André Fu, Studio Swine, Michael Sailstorfer, Bjarke Ingels—it’s a list one might associate with a biennale, not a fashion label. And, yet, they are just a sampling of the creative talent that Swedish apparel brand COS has pulled into its orbit.
Marked by Scandinavian and Japanese influences, COS (“Collection Of Style”) is a seasonal, more mature alternative to parent company H&M’s fast-fashion approach. It also maintains an equally considered patronage of the arts. Support of the Dia Foundation, the Serpentine Gallery’s Park Nights, and an annual pavilion at Milan Design Week have established a design world presence, while its retail flagships—some sleek ground-up constructions, others smart examples of adaptive reuse—demonstrate a keen architectural eye.
While fashion companies regularly work with artists, COS’s efforts are less brand alignments than curatorial statements. “COS and I talked openly and learned we share values regarding the plastic waste crisis, sustainability, and democratizing creativity,” Arthur Mamou-Mani says in reference to Conifera, the sustainably rendered latticework pavilion that took over Palazzo Isimbardi—and Instagram—during Milan Design Week 2019. “We were both excited to design something that the integrated values I’m passionate about. It ended up being a beautiful, collaborative process.”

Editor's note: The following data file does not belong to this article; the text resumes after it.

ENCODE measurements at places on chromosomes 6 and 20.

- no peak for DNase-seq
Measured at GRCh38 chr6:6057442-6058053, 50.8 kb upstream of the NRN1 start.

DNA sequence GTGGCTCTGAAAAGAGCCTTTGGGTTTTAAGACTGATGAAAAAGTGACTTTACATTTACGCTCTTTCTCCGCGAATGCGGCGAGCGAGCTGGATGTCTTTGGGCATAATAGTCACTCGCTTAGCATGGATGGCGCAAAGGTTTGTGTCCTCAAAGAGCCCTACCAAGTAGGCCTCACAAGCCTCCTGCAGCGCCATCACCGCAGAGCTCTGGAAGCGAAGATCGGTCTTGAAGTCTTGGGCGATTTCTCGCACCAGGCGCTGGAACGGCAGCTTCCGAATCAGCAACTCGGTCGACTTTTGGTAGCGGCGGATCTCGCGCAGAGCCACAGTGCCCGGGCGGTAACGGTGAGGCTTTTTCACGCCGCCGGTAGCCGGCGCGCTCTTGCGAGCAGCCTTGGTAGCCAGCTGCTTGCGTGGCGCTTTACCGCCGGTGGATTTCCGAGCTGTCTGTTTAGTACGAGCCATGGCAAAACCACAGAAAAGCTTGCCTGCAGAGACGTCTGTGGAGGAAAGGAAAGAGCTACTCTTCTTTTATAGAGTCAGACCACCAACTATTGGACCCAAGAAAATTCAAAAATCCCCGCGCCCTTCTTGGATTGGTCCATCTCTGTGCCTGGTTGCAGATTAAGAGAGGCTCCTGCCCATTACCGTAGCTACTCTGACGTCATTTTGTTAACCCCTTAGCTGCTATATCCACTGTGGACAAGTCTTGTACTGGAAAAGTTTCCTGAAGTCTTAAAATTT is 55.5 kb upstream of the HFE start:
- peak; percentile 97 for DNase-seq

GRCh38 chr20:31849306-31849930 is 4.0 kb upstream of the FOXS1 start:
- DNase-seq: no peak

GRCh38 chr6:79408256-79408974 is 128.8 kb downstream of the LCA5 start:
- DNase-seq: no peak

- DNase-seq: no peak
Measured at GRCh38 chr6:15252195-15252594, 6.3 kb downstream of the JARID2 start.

Nendo's COS Presentation at Salone del Mobile 2014/Photo Courtesy COS…
COS creative director Karin Gustafsson echoes that sentiment. “Partnerships must take a democratic approach,” she says. “We just want to enable creative talent to showcase their work to a broader audience.” She doesn’t expect the outcome to culminate in new products, either. It’s about the creative process behind the collaboration for COS. “We always aim to give our partners carte blanche, only requiring that they understand what we stand for.”
Take light artist Phillip K. Smith III’s work with COS on Open Sky, the brand’s pavilion during Milan Design Week 2018. The massive, upward-angled mirrored fan transplanted fragments of sky into the 16th-century plaster-and-terracotta courtyard that would host Conifera one year later. “Gustafsson mentioned that several of my projects were on their in-house mood boards,” Smith says. “I’ve been approached by a multitude of brands, but there’s too often a challenge regarding freedom and ownership.”
COS, on the other hand, gave him license and support. “They believe that by providing open opportunities for creatives, they can create a better world. COS was less about working with a brand—it was more like working with a museum.”